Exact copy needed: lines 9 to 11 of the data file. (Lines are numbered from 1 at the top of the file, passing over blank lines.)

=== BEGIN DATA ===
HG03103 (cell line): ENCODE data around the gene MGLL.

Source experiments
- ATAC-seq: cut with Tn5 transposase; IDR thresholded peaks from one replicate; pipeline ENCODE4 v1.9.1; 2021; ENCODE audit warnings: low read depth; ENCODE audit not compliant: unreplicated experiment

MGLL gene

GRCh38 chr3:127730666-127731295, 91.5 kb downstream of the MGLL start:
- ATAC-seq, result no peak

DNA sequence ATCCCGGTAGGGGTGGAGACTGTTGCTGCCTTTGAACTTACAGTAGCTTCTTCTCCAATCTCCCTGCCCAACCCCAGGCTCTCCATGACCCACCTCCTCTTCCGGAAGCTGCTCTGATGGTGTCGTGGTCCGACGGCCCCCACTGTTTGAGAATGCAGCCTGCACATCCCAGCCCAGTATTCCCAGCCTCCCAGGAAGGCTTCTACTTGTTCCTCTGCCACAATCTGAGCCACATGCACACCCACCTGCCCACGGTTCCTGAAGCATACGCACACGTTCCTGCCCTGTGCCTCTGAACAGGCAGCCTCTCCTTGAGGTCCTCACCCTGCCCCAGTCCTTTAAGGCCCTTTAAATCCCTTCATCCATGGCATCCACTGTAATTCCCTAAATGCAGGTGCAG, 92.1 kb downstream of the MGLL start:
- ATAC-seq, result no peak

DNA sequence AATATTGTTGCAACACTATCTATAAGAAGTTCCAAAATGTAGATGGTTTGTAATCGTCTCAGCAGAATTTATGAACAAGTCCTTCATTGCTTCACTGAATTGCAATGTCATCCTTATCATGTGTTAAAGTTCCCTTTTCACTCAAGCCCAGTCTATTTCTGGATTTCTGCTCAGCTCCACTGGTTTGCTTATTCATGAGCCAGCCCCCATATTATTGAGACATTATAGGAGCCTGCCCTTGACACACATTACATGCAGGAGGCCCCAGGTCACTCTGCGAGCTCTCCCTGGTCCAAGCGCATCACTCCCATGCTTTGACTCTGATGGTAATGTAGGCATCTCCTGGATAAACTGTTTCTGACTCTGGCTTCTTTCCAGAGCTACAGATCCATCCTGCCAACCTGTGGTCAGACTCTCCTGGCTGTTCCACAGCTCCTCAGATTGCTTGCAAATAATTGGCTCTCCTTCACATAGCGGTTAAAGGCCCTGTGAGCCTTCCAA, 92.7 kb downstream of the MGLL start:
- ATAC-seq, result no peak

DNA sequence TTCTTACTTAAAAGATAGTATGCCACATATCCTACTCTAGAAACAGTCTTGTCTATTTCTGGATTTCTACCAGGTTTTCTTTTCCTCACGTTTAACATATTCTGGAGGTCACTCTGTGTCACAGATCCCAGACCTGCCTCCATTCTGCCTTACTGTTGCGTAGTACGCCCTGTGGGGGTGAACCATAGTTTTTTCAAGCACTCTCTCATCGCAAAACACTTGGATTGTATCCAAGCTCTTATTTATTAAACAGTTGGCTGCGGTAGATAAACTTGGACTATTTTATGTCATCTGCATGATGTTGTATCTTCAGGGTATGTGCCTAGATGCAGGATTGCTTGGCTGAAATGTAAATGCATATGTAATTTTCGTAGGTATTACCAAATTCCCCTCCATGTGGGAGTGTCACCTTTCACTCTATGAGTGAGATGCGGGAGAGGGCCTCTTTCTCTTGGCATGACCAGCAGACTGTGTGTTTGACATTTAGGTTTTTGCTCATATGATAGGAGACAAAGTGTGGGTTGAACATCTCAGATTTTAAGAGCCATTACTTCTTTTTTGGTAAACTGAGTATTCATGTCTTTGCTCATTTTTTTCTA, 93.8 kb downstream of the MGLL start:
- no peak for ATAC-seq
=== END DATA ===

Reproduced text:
DNA sequence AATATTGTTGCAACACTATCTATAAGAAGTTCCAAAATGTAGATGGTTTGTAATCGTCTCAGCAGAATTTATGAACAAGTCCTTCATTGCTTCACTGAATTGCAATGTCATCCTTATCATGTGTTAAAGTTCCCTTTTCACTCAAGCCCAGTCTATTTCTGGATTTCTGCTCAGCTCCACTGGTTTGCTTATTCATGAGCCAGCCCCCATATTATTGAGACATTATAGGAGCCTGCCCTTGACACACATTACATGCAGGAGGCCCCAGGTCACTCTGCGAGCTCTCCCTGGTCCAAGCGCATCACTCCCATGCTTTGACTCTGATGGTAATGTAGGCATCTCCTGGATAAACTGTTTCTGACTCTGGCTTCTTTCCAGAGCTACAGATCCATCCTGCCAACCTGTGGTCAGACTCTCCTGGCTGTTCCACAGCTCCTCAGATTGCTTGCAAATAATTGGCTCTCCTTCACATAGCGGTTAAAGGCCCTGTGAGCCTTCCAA, 92.7 kb downstream of the MGLL start:
- ATAC-seq, result no peak

DNA sequence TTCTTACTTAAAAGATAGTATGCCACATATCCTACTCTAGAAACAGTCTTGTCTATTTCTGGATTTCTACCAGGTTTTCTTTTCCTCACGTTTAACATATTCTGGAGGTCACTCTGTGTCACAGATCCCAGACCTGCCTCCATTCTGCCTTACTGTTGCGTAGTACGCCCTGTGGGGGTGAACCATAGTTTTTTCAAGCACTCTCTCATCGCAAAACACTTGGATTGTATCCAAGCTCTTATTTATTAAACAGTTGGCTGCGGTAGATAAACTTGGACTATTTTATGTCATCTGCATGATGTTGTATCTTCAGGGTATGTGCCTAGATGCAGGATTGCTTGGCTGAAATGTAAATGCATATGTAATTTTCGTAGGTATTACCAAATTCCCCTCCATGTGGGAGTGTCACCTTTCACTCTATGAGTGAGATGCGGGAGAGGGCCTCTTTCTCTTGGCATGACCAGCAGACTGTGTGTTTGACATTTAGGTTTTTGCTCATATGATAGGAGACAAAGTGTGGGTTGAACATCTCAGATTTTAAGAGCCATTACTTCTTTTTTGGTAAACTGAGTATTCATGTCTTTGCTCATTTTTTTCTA, 93.8 kb downstream of the MGLL start: